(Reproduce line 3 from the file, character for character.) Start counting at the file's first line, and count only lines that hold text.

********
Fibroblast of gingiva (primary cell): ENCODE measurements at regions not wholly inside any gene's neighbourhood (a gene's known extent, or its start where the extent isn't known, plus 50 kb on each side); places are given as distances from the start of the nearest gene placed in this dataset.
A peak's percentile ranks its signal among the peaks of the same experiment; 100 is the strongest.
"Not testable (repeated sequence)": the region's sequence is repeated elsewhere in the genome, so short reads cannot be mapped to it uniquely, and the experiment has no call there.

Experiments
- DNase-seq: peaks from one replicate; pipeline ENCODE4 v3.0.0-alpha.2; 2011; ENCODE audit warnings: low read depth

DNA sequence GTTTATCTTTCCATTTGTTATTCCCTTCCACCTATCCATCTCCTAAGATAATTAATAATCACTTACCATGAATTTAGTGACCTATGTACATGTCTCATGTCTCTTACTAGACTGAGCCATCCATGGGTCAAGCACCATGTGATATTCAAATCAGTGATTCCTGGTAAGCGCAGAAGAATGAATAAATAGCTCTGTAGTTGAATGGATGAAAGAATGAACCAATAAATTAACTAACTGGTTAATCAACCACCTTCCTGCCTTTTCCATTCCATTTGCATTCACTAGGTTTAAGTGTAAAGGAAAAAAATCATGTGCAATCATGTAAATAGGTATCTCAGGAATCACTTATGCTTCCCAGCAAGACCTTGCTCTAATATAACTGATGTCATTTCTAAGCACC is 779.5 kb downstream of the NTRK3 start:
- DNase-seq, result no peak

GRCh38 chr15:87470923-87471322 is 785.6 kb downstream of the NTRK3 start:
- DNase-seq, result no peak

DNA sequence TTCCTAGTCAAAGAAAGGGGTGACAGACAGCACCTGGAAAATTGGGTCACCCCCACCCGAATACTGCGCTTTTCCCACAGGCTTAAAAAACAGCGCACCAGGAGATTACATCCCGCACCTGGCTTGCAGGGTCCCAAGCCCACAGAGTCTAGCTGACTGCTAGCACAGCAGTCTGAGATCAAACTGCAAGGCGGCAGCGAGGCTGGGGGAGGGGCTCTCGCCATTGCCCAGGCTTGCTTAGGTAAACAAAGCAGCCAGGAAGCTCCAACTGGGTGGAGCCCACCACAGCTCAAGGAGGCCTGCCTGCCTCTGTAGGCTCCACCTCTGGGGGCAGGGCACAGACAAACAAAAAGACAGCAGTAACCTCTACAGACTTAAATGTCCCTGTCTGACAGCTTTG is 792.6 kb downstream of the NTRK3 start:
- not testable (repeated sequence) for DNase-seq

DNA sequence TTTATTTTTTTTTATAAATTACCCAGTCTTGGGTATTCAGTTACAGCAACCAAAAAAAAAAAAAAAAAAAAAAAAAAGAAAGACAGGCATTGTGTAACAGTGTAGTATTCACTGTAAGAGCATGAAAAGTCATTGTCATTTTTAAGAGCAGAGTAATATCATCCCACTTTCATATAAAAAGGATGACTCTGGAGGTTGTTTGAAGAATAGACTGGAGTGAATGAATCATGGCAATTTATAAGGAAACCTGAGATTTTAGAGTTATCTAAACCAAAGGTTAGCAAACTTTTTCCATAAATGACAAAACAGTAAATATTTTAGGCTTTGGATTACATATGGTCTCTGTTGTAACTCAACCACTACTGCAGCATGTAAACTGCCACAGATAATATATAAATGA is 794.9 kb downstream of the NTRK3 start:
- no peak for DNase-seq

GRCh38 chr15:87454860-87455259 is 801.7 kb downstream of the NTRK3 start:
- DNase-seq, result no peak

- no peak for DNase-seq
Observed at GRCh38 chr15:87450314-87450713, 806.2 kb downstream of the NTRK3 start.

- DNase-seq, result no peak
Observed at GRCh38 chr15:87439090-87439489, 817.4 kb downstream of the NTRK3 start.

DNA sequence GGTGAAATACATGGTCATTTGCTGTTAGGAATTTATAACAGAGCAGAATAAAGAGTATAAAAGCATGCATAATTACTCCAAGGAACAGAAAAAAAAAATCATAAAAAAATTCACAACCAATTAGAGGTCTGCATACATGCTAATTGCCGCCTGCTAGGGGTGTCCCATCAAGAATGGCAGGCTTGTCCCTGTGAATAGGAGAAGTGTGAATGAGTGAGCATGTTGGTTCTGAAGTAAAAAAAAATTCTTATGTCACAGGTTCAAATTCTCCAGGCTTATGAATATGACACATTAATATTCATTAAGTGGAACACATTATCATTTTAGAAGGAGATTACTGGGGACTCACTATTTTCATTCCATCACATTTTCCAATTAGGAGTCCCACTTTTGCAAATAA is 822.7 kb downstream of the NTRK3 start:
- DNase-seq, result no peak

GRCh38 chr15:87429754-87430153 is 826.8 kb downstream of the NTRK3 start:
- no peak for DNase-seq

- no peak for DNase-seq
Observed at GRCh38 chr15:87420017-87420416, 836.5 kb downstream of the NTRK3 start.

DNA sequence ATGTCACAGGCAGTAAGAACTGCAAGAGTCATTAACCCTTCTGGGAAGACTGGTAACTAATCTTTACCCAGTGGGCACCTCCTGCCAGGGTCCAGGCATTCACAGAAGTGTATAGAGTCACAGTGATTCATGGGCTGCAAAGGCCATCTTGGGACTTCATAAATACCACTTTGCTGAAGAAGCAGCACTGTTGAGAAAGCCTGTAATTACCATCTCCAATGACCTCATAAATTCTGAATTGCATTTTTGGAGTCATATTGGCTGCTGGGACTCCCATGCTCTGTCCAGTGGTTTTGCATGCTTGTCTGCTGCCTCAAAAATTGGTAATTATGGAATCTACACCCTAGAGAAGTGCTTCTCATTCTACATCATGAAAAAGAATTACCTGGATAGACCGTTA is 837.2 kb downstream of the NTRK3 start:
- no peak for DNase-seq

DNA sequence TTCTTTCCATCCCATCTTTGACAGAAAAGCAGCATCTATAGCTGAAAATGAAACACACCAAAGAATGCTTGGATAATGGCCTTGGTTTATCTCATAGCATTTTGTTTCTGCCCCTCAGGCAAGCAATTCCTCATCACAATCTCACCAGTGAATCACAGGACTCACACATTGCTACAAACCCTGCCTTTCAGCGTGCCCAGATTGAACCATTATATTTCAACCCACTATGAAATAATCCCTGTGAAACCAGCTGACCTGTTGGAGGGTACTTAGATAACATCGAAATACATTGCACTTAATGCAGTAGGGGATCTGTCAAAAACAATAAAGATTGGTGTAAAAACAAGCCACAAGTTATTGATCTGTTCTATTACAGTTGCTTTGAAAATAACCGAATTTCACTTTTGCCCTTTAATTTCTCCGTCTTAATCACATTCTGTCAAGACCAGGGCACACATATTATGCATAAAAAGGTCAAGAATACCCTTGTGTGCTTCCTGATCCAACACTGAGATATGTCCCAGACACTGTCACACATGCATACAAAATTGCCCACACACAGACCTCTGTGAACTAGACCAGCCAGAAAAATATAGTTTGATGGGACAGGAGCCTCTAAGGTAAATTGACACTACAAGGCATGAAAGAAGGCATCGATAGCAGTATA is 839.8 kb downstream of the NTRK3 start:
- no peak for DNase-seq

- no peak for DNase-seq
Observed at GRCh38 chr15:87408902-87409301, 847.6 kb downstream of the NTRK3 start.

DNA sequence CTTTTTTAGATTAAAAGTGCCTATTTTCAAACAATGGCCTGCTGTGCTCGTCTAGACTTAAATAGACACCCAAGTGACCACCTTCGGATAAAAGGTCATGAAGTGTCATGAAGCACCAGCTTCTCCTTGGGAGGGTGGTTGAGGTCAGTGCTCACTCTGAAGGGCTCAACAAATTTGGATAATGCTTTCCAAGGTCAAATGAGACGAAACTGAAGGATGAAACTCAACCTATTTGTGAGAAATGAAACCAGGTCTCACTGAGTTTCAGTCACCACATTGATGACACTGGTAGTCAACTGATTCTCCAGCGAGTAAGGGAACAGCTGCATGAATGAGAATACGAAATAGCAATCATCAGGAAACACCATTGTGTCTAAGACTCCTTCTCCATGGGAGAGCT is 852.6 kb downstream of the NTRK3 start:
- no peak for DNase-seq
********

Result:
"Not testable (repeated sequence)": the region's sequence is repeated elsewhere in the genome, so short reads cannot be mapped to it uniquely, and the experiment has no call there.